By Melissa Jones—
Muncie, IN— In its final round of grants for the year, Ball Brothers Foundation awarded more than $6 million to local nonprofits, schools, workforce development organizations and other entities, demonstrating the foundation’s commitment to helping local organizations adapt to new circumstances during the COVID-19 pandemic, as well as preserving and improving the community’s quality of life well into the future.
While Ball Brothers Foundation has awarded numerous COVID-19 emergency/crisis grants—totaling nearly $500,000 to date—throughout the year, this latest round of grants also addresses long-term community needs.
“Even throughout the pandemic, our board remains keenly aware of our long-term commitments to improving the quality of life in Muncie and Delaware County,” said Jud Fisher, president and chief operating officer of Ball Brothers Foundation. “During our October board meeting, the board considered a range of requests that address immediate needs as well as projects that pave the way for a brighter future.”
The foundation regularly provides funding for arts, culture, and humanities; education; environment; health; human services; and public society benefit. This last round of grants placed special emphasis on education, with funding designed to help local childcare agencies, schools and universities adapt to changes brought on by the COVID pandemic and to help strengthen these institutions for the future.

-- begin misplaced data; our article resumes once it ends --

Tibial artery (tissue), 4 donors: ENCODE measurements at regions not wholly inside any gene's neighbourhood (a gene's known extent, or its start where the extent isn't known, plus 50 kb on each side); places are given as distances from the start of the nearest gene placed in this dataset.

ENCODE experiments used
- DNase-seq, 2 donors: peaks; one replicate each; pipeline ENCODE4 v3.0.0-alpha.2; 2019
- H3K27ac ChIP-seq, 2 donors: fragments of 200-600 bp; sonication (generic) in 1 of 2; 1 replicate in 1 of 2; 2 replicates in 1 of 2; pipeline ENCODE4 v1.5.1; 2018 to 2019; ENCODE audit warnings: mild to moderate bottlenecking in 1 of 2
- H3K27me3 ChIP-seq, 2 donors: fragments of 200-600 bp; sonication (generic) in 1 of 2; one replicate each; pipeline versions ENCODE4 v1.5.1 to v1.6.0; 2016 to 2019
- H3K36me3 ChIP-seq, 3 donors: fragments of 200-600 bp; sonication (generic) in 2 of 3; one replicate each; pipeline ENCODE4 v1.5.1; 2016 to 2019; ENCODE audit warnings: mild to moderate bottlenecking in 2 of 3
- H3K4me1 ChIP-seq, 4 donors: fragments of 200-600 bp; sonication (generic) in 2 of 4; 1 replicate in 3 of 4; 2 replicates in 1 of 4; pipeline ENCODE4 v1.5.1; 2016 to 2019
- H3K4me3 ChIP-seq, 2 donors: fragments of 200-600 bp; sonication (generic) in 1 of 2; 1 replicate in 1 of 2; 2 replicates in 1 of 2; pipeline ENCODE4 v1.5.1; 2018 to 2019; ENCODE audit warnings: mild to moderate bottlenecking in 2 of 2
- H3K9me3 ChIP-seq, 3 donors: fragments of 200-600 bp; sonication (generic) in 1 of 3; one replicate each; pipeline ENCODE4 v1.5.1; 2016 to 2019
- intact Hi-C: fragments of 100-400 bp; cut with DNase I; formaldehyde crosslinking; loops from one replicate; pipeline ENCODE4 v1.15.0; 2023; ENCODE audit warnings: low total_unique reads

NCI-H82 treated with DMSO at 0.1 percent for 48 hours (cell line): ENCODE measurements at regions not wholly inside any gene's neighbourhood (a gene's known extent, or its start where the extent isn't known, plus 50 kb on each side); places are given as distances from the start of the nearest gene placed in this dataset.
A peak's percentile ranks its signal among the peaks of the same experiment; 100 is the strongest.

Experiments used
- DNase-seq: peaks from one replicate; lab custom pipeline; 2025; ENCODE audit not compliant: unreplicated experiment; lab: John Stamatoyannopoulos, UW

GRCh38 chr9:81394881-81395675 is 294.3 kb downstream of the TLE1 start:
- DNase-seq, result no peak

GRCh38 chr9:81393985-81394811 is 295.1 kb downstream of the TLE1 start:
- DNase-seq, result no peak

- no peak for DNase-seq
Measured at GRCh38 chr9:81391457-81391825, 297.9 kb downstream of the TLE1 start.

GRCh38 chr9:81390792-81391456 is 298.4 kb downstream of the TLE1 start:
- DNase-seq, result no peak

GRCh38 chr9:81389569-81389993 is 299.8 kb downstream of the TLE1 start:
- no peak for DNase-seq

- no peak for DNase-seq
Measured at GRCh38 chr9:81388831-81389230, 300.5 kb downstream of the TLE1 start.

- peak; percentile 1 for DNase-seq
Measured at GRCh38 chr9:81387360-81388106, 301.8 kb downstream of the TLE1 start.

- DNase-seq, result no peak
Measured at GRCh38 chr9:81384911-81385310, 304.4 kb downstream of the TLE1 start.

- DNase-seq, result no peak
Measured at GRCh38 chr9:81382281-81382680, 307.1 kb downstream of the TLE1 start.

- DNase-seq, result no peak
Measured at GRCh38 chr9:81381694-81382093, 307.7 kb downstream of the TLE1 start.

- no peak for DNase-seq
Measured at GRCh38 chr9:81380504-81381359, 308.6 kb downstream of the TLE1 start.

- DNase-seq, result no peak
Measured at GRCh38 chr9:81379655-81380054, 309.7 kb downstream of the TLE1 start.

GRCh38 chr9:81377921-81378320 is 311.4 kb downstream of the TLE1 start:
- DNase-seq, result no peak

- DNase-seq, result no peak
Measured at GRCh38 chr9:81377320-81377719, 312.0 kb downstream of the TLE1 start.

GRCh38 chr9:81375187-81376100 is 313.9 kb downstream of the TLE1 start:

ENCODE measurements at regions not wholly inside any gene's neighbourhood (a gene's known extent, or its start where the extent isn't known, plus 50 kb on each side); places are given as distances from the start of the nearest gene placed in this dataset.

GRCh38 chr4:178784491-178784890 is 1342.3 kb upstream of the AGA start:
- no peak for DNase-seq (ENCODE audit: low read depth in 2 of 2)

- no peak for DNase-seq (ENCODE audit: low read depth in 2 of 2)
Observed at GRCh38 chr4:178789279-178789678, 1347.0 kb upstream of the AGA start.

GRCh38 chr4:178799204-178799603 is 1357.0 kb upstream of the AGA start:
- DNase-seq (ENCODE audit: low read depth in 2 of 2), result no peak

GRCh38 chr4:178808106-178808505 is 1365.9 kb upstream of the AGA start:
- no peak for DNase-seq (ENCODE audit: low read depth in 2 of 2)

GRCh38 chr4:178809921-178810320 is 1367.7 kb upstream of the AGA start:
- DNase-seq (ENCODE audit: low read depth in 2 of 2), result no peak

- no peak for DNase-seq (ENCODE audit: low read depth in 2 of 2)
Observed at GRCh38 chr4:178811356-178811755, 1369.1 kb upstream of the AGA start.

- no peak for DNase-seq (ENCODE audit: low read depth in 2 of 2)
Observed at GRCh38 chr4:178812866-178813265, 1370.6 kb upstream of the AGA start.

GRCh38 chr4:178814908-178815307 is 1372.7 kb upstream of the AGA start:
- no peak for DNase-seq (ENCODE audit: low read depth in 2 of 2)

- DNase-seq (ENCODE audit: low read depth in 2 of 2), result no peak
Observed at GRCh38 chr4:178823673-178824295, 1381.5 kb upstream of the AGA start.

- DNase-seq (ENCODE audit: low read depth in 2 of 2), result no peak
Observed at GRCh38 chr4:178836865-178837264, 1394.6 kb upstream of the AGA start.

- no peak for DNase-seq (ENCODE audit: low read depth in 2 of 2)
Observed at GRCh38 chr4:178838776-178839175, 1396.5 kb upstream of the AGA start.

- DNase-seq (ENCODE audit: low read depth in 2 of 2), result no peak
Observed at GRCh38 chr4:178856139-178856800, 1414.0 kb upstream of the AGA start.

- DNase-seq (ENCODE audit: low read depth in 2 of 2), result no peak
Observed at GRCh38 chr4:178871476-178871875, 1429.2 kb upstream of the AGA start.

“In considering the factors that contribute to a strong, desirable community, education plays one of the most critical roles,” Fisher said. “Investing in quality education is important to ensure the future vitality of Muncie, Delaware County and East Central Indiana.”
As part of this investment in education, the foundation awarded multi-year funding totaling $2 million to the Ball State University Foundation. The funding includes $1.8 million to be used to allow the university to innovate and to take advantage of unique future opportunities that align with its strategic plan, all to promote continuous advancements in education. The remaining $200,000 will support the Mearns-Proud Scholarship program that was created by President Geoffrey S. Mearns and his wife, Jennifer, in 2017 to provide scholarships to first-generation students from Muncie Community Schools who attend Ball State.
This funding—one of the largest grants made in Ball Brothers Foundation’s history—demonstrates the foundation’s unwavering commitment to the university.